However, I do think that it's here to stay, since movie theatres can charge two to three times as much for 3D tickets. I'm not particularly happy to see prices rise so much just so I can have my experience of the story interrupted by unnatural and jarring technological gimmicks while wearing uncomfortable and picture-quality-decreasing glasses.
No, but EVERYONE remembers the chandelier falling in Phantom of the Opera. They still have it fall when they play it on stage today. That's 3D for you, and that's what makes you feel like you're part of the action. And that's the feeling filmmakers are trying to reproduce. James Cameron was determined to do it right (on a huge budget, haha), and, in reality, he didn't "use the technology the least." He pretty much invented new technology for [i:19vcreov]Avatar[/i:19vcreov]. He just knew how to use it, and how to tame it. It's an art form, and Cameron is a true artist.
Also, I've never seen The Phantom of the Opera, so I don't really understand your analogy. In any event, I find 2D films far more immersive since they lack the jarring technological gimmicks of 3D. When you watch a 3D film you're continually being reminded of the fact that [i:1sq7b7dy]you're watching a 3D film made with cool new technology[/i:1sq7b7dy], whereas with a 2D film you can simply sit back and enjoy the story, the characters, and the world.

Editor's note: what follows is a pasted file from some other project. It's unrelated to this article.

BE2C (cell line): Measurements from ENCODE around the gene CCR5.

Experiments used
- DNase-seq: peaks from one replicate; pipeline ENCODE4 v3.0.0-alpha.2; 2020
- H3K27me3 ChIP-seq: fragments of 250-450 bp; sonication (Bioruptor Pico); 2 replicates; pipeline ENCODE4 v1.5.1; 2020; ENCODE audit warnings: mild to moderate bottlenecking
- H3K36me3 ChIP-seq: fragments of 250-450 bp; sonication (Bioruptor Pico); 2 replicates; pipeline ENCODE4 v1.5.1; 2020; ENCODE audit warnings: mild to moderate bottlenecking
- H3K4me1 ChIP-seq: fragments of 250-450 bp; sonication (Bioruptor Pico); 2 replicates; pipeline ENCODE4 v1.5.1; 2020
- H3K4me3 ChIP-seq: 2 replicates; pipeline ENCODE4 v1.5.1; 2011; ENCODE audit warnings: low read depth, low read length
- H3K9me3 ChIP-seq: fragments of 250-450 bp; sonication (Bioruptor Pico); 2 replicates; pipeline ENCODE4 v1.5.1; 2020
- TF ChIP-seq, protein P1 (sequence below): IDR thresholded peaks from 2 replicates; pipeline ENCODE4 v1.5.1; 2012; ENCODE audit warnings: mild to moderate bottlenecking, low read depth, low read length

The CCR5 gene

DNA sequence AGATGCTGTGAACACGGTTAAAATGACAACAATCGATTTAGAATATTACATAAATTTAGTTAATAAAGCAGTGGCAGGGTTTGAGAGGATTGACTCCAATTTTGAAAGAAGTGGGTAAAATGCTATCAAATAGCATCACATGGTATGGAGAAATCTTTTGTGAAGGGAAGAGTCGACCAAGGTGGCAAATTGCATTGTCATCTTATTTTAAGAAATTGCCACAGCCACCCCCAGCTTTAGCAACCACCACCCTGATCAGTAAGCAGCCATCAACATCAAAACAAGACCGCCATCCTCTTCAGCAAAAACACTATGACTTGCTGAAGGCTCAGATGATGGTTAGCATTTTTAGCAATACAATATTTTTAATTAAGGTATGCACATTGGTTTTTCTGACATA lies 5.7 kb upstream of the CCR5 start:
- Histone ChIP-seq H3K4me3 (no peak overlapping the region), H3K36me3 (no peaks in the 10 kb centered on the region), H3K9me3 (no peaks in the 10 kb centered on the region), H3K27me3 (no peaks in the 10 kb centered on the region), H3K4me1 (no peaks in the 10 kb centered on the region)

In any case Eldo I get your point that 3D seems like a "Distraction" from the story for YOU and people that share your views. But it isn't a distraction to ME and many others that share my views. And no matter what you say, 3D [b:26bvbbuy]IS[/b:26bvbbuy] an "Immersion Technology". It is a step towards the Ultimate Virtual reality goal: The Holodeck. A Virtual Environment that we can fully interact with and IMMERSE ourselves in. With 3D screens coming to home systems, we will be another step closer when we are playing our video games in 3D.
This complete Immersion Technology has been a dream of mine ever since reading Ray Bradbury's The Veldt as a child. And this 3D tech is a leap forward towards the Holodeck.
Art is a means to reflect back aspects of existence and society in a new light that leads the viewer to a new understanding. Cameron does not do this. The social commentary in Avator is almost childish in the way it is portrayed and about as deep as a shallow puddle on a hot day. Frankly if your the sort of person whose social or political views would be influenced or altered by a Cameron film then you should probarbly not be allowed to vote!
That Cameron would be at the forefront of new 3d technology is no surpise, its a tool for even greater spectacle, which is fine, but you could have given someone like picasso a couple of rocks and he'd have scrapped you out a masterpiece without the need for the latest technological breakthrough in brushes and paints!
There is nothing wrong with pure entertaining nonsense but lets not go around calling it art. A spades a spade.
Art is Art, no matter what form, or how popular (or not). That which connects with more people is arguably more effective. Those that aren't popular jealously declare an "elite" status.